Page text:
Medical marijuana is officially legal in Florida; however, students with a prescription are still not permitted to use it on campus.
Governor Ron DeSantis overturned former gov. Rick Scott’s ban on medical marijuana last month, making the medicinal drug legal in the Sunshine State. Because the drug is still not legal federally, though, Rollins cannot allow students to use it on campus.
Rollins is obligated to follow federal policy, which bans the use of recreational and medical marijuana, because it receives federal funding, said Ken Miller, assistant vice president of public safety. “Any institution that receives federal funding has to follow federal guidelines on drugs. It’s not just Rollins, it can be anywhere,” said Miller. “We can’t permit it, whether it’s legal in the state of Florida really doesn’t matter because we have to follow guidelines.”
Miller said he does not know what the consequences of breaking those federal guidelines to allow medical marijuana use on campus would be.
“Are we going to suspend or dismiss a student for medical marijuana? I don’t know. We’d have a lot of conversations and get student affairs involved, and we’d be hard pressed as the culture changes and Florida laws change.”
Rollins does not talk specifically about marijuana in its community standards code of conduct. It states that there can be “significant consequences” with substance abuse, which can include community probation, removal from campus housing, suspension, or dismissal.
“The College’s primary concern is for student safety and well-being,” it states. “Students are encouraged to seek help before Community Standards & Responsibility has to get involved.”
College administrators will meet in the summer to discuss the updated Florida legislation on medical marijuana use and determine an appropriate response, according to Maeghan Rempala, director of community standards and responsibility.
In the state of Florida, the use of medical marijuana is legal with a license authorized by your doctor; however, it is not legal federally.
According to Rempala, the College works with students on an individual basis if they have medical marijuana documentation. “We discuss alternative spaces where they can use, but there is no space that the College has officially sanctioned as a place of use,” she said.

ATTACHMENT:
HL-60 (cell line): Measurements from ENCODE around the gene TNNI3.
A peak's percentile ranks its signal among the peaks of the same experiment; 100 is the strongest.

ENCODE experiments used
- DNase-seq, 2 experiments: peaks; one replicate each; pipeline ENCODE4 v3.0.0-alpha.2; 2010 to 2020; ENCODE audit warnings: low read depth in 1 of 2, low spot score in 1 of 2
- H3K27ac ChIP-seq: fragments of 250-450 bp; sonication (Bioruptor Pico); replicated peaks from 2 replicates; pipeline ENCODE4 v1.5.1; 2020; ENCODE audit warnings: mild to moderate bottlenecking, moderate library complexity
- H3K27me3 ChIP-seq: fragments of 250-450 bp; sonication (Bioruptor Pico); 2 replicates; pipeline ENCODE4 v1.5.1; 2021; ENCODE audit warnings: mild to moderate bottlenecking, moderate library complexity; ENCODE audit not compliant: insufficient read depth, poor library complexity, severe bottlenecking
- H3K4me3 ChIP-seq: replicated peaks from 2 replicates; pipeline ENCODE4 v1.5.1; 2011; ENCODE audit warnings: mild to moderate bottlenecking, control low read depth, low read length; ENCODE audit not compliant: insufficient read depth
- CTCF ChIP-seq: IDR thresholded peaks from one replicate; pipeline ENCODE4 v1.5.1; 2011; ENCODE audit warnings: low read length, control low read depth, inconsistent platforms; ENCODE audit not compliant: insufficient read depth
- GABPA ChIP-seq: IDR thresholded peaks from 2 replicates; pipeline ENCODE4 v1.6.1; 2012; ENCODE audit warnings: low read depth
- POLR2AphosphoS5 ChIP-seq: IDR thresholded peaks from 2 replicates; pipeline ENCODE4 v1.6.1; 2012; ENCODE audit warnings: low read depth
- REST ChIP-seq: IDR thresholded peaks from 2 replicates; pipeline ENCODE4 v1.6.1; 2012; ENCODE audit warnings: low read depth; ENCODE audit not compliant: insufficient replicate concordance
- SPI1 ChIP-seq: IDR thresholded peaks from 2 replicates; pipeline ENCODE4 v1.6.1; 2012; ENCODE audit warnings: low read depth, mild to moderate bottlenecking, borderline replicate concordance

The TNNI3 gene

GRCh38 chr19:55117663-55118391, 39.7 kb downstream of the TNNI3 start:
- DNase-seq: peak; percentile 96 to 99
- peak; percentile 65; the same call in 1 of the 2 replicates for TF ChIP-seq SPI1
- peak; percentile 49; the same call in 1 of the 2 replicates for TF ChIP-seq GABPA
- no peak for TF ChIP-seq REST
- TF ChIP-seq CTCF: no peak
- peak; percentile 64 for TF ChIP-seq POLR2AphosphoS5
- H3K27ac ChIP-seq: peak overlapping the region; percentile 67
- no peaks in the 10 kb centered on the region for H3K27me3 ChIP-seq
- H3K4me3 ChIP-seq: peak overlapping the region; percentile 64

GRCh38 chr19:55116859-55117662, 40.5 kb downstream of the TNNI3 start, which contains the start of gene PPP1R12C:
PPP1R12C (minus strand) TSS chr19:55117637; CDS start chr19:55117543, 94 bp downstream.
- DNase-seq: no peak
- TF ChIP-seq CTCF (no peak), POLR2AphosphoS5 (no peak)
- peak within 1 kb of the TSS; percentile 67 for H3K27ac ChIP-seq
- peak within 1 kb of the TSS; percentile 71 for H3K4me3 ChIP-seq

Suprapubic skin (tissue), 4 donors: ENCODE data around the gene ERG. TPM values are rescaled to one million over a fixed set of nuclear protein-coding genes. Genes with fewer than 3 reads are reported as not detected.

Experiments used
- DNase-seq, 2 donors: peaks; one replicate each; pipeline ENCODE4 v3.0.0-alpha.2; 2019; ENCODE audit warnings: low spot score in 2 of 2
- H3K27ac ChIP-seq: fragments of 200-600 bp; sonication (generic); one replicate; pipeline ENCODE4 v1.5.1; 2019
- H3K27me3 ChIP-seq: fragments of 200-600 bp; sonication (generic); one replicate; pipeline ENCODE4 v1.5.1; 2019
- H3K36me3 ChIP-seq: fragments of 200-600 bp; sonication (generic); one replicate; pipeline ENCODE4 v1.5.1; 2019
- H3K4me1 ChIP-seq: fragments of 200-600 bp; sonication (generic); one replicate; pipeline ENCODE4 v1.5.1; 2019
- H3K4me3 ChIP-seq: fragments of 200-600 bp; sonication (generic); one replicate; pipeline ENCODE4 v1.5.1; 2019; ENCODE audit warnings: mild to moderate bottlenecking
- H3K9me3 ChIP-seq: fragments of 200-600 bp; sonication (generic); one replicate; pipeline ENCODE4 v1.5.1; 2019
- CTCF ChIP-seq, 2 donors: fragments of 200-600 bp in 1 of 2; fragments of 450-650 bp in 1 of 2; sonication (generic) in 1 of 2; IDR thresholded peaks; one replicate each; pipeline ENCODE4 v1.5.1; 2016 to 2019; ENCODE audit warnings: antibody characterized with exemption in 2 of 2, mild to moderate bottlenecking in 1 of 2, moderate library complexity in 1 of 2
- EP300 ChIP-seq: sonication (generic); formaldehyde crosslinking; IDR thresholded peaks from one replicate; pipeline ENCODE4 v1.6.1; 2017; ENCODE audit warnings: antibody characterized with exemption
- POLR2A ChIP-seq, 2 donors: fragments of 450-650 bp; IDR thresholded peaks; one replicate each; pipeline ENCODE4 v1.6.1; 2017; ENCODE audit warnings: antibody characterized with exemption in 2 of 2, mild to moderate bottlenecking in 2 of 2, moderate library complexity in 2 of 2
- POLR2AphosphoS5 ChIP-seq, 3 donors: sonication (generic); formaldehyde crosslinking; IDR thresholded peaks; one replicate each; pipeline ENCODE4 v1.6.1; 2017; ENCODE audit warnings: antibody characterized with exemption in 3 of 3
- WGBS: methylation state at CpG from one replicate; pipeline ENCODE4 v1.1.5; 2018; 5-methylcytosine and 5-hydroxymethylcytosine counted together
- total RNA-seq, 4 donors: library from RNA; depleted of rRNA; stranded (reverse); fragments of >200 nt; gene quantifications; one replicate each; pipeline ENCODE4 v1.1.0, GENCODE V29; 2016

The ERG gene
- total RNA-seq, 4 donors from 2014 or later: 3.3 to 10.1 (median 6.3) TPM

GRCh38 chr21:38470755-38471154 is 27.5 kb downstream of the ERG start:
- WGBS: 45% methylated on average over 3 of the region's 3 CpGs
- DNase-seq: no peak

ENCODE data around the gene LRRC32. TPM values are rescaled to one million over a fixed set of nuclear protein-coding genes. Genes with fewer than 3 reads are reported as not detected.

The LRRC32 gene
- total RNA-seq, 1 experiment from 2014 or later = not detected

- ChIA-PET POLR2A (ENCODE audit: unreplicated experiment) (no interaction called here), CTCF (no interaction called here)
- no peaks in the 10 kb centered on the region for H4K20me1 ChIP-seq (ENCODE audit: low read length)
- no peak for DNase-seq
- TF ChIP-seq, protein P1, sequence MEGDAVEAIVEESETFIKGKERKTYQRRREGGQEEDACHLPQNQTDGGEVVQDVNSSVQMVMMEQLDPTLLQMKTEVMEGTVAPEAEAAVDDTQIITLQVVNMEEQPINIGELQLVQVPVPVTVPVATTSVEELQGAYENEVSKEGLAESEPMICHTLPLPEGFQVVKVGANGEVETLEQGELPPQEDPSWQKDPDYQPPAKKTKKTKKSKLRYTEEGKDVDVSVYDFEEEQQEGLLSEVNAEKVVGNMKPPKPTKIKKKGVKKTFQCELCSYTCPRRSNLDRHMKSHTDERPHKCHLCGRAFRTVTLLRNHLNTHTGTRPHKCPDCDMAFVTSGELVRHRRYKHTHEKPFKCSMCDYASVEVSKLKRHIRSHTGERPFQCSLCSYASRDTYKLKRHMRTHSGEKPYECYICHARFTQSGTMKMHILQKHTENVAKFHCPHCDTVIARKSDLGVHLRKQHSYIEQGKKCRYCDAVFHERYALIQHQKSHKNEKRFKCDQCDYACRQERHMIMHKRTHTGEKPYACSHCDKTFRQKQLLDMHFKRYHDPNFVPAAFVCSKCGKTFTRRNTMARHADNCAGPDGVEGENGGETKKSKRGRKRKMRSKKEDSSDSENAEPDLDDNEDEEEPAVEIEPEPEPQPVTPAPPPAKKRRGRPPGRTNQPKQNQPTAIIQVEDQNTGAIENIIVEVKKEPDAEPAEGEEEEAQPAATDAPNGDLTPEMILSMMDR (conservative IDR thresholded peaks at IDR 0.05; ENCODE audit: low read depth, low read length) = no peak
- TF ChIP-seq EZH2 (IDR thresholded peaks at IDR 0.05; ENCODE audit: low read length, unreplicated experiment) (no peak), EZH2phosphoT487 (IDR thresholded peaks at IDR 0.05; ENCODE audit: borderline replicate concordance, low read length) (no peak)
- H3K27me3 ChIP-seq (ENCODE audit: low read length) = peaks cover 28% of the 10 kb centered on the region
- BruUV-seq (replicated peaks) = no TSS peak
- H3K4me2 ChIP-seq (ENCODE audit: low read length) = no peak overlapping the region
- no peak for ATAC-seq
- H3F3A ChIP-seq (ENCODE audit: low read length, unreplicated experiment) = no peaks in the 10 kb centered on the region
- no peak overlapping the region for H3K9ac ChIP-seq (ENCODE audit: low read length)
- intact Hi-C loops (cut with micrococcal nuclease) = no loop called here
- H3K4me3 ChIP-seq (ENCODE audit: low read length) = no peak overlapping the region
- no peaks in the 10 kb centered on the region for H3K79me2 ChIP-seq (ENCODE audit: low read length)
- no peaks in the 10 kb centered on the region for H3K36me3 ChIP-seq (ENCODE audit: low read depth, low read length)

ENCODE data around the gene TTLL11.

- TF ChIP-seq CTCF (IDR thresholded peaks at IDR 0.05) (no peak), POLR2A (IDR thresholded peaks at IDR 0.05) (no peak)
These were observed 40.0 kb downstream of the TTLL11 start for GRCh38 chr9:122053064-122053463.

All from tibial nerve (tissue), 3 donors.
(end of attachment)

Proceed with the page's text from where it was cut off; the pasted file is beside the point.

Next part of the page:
Miller said that the administration would be watching closely and waiting to see what happens as social change occurs in the state of Florida and nationally. He said that cases of marijuana use will be looked at case by case, but no official policy change can be made at this time.
“It’s not as if we’re drawing a hard line,” he said. “You’re trying to do the right thing. If [marijuana] helps you, and it’s the only thing you’ve found, then okay. How do we deal with that?”
Rempala said that Rollins, “like many other college campuses, is navigating the contradictions between federal and state laws around the issue of cannabis. Our goal is always to work with our students to help them make choices that are safe, healthy, and in compliance with our policies.” Currently, if a student living on campus uses medical marijuana, they are asked to use it away from campus property.
Other colleges range on how strictly they follow and enforce federal policy. Nearby, the University of Central Florida is very detailed and strict in its drug free policy. It does not allow any type of drug on campus, and it does not differentiate between recreational and medical marijuana.
After a warning, one of the lightest punishments it offers is loss of good standing, which may be put on the student’s record. This can jeopardize a student’s ability to receive awards, scholarships, and leadership positions. Punishments go on to suspension or expulsion.
Eckerd College, a small, private institution like Rollins in St. Petersburg, Fla., follows federal policy as well, and specifically states that it does not allow medical marijuana on the campus in its community standards.
Federal law does not recognize the difference between medical and recreational marijuana as per the Controlled Substances Act. Marijuana is treated the same way as heroin or cocaine, and according to federal law, a person can go to prison for possession of it.
However, with medical marijuana laws and exceptions in 46 states, the use of federal law is generally reserved for people who possess, cultivate, or distribute large amounts of marijuana.
In 2013, the Department of Justice issued a memo that stated that “prosecuting state legal medical marijuana is not a priority,” and provided guidelines on when federal enforcement should be pursued. Some of these guidelines included the prevention of distribution of marijuana to minors, revenue going to criminal enterprises, and preventing drugged driving, but mentioned nothing about use on college campuses.
The Gonzalez v. Raich Supreme Court case of 2005 established that the federal government has the authority to prohibit all marijuana use, even if a state’s law is different.
However, it does not claim that marijuana laws in other states are unconstitutional, meaning that while state laws are valid, federal law can override it in any given case. While this has led to conflict between state and federal courts, no solution has been made.